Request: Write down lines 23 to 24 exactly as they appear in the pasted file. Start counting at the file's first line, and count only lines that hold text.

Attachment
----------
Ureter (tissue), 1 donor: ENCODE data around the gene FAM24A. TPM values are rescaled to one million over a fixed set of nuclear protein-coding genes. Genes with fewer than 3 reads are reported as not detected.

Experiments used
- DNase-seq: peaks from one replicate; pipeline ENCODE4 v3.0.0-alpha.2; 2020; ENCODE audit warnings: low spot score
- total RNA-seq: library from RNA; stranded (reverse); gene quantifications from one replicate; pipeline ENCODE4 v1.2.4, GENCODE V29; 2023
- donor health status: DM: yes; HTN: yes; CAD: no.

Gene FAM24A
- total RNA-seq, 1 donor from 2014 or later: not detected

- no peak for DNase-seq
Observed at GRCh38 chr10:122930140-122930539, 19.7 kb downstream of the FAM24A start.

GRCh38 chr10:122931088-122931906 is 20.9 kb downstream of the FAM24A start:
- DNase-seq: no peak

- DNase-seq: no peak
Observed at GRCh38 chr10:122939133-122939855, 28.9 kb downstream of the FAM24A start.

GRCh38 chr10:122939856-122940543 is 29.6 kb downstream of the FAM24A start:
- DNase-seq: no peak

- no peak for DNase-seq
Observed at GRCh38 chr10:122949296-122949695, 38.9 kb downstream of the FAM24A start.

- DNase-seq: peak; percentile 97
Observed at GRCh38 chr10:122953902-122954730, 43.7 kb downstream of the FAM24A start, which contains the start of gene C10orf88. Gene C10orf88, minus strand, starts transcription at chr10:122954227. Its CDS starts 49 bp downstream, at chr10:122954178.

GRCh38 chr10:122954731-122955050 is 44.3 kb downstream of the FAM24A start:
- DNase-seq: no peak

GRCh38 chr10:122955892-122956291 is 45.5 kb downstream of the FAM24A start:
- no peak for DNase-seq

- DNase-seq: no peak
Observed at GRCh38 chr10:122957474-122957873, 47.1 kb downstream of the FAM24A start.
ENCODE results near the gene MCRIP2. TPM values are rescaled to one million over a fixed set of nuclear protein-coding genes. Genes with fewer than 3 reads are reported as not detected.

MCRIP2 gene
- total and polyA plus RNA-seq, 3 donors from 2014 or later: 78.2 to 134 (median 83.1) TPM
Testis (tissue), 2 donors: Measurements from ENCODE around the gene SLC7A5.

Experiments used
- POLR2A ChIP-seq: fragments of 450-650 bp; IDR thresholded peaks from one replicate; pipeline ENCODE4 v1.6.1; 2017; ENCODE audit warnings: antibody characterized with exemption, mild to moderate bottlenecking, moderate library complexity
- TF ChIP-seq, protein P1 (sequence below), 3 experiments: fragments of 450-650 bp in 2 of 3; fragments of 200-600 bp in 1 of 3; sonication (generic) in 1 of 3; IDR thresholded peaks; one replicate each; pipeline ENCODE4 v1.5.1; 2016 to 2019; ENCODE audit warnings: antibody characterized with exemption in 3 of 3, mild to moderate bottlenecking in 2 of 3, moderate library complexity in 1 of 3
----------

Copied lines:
- no peak for DNase-seq

- DNase-seq: no peak